Let us explore some of the religious associations of snakes in different cultures –
- Egyptian mythology: In ancient Egypt, the snake was believed to be a symbol of royalty, divine authority, and protection. The snake deity, Wadjet, was often portrayed as a cobra-headed goddess, associated with childbirth, protection, and healing.
- Greek mythology: In Greek mythology, the snake was often associated with healing and medicine. The Asclepius Staff, a symbol of medicine, features two snakes entwined around a staff. The mythical creature, the Basilisk, was also believed to have the power to kill with its gaze.
- Hindu mythology: In Hindu mythology, the snake is associated with various deities, including Lord Shiva. Snakes are believed to be protectors of the earth’s treasures and are worshipped during the festival of Nag Panchami.
In addition to these cultural and religious associations, the number 5 also holds significance when it comes to the symbolism of snakes. The following table summarizes the key meanings associated with the number 5 and snakes:
|5||Associated with the five senses; the number of natural elements (earth, water, fire, air, and ether); considered a mystical number|
These cultural and religious associations of snakes demonstrate the enduring power and fascination that this creature holds in our imaginations.
The Use of Snake Imagery in Political Propaganda Throughout History:
The image of a snake has been used in political propaganda throughout history to convey different meanings, from unity to danger and fear. Here are some of the ways in which snake imagery has been used:
- Unity: The snake’s ability to join together and become strong has been used to represent unity in different political contexts. For example, the snake was used as a symbol of the United States during the American Revolution, as seen in Benjamin Franklin’s “Join, or Die” image.
- Danger: Snakes are often seen as dangerous and venomous, and this has been used in political propaganda to evoke fear and rally support for a cause. For example, during the Second World War, the Japanese used the image of a snake with an extended tongue to symbolize the United States as an aggressive and dangerous enemy.
- Deception: The snake’s ability to change color and blend into its surroundings has been used to represent deception in political propaganda. For example, during the Russian Revolution, the image of a snake was used to represent the counter-revolutionaries who were seen as deceptive and sly.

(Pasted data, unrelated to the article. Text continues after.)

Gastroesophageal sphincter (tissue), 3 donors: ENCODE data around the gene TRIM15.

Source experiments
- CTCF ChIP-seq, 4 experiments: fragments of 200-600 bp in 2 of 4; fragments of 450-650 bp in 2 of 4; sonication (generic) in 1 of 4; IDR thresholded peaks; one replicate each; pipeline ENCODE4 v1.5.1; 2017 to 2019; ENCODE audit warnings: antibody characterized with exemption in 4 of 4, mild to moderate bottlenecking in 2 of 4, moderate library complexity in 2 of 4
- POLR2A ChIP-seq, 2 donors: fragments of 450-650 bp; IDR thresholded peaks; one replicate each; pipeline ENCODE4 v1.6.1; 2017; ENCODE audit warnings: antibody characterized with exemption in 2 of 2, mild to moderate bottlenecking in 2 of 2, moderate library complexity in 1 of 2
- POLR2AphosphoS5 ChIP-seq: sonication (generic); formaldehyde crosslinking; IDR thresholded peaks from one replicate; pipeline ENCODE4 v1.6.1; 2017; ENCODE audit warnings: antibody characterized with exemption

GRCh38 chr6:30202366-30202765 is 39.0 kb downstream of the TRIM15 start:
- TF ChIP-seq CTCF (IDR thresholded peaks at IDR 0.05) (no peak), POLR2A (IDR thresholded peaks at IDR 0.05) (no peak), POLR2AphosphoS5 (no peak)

Below is a table that summarizes some of the different ways in which snake imagery has been used in political propaganda throughout history:
|Unity||Join, or Die image during the American Revolution|
|Danger||Japanese snake image during the Second World War|
|Deception||Snake image during the Russian Revolution|
In conclusion, the snake has been used as a potent symbol in political propaganda throughout history, representing different ideas and emotions depending on the context. Whether as a symbol of unity, danger, or deception, the image of a snake has the power to evoke strong emotions and rally support for a cause.
The Relationship Between Snakes and the Concept of Unity
Snakes have been symbols of unity across different cultures, religions, and traditions for centuries. In the Join or Die political cartoon, the snake represents the American colonies, united to fight against the British. Here are some interesting facts about the number 7 that relate to this concept of unity:
The Number 7
- Seven is a number that is often associated with spiritual and mystical practices.
- There are 7 days in a week, and each day is associated with a specific planet or celestial body in astrology. This idea of an interconnected universe relates to the concept of unity.
- In Christianity, 7 represents perfection or spiritual completeness. This is exemplified in the seven days of creation in the Bible.
The Snake and the Number 7
The snake, as a symbol of unity, is also connected to the number 7 in various ways. For example:
- In Hinduism, the kundalini energy is often depicted as a coiled serpent that rises through 7 chakras, or energy centers, in the body.
- In Greek mythology, the caduceus, a symbol of healing, features two snakes and a staff with wings that represent unity and balance.
- The ouroboros, an ancient symbol of a serpent eating its own tail, is connected to concepts of infinity and completion and is often depicted in a circle with 7 sections.
The Power of Symbolism
While the number 7 and the snake may seem like disconnected symbols, it is through their connection to various cultures and traditions that they are imbued with meaning. Symbols have the power to unite people across time and space, creating a sense of shared experience and collective identity. It is in this way that the snake in the Join or Die cartoon was able to represent the unity of the American colonies against their common enemy.